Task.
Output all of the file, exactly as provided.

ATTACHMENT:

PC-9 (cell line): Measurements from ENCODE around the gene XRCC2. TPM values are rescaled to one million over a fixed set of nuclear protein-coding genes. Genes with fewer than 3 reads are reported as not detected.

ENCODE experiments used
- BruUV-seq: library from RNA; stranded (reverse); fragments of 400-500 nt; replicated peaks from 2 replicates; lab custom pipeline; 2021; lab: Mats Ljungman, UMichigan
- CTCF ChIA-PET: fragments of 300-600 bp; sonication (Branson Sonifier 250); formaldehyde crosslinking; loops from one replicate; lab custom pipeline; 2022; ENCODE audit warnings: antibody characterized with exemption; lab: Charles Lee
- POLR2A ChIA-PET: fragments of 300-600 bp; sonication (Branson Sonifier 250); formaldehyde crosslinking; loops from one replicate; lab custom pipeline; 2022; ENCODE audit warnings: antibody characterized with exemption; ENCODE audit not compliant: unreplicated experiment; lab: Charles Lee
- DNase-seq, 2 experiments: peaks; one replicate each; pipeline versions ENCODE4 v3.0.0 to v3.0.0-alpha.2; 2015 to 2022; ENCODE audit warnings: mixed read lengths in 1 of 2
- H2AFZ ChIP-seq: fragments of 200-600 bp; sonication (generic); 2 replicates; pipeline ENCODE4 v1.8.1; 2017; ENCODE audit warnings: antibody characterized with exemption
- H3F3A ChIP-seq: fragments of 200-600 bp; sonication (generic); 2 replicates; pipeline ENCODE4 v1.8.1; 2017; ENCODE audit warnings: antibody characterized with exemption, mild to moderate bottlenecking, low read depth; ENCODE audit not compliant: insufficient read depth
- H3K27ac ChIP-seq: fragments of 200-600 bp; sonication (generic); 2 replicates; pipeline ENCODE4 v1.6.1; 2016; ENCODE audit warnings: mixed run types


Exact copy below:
PC-9 (cell line): Measurements from ENCODE around the gene XRCC2. TPM values are rescaled to one million over a fixed set of nuclear protein-coding genes. Genes with fewer than 3 reads are reported as not detected.

ENCODE experiments used
- BruUV-seq: library from RNA; stranded (reverse); fragments of 400-500 nt; replicated peaks from 2 replicates; lab custom pipeline; 2021; lab: Mats Ljungman, UMichigan
- CTCF ChIA-PET: fragments of 300-600 bp; sonication (Branson Sonifier 250); formaldehyde crosslinking; loops from one replicate; lab custom pipeline; 2022; ENCODE audit warnings: antibody characterized with exemption; lab: Charles Lee
- POLR2A ChIA-PET: fragments of 300-600 bp; sonication (Branson Sonifier 250); formaldehyde crosslinking; loops from one replicate; lab custom pipeline; 2022; ENCODE audit warnings: antibody characterized with exemption; ENCODE audit not compliant: unreplicated experiment; lab: Charles Lee
- DNase-seq, 2 experiments: peaks; one replicate each; pipeline versions ENCODE4 v3.0.0 to v3.0.0-alpha.2; 2015 to 2022; ENCODE audit warnings: mixed read lengths in 1 of 2
- H2AFZ ChIP-seq: fragments of 200-600 bp; sonication (generic); 2 replicates; pipeline ENCODE4 v1.8.1; 2017; ENCODE audit warnings: antibody characterized with exemption
- H3F3A ChIP-seq: fragments of 200-600 bp; sonication (generic); 2 replicates; pipeline ENCODE4 v1.8.1; 2017; ENCODE audit warnings: antibody characterized with exemption, mild to moderate bottlenecking, low read depth; ENCODE audit not compliant: insufficient read depth
- H3K27ac ChIP-seq: fragments of 200-600 bp; sonication (generic); 2 replicates; pipeline ENCODE4 v1.6.1; 2016; ENCODE audit warnings: mixed run types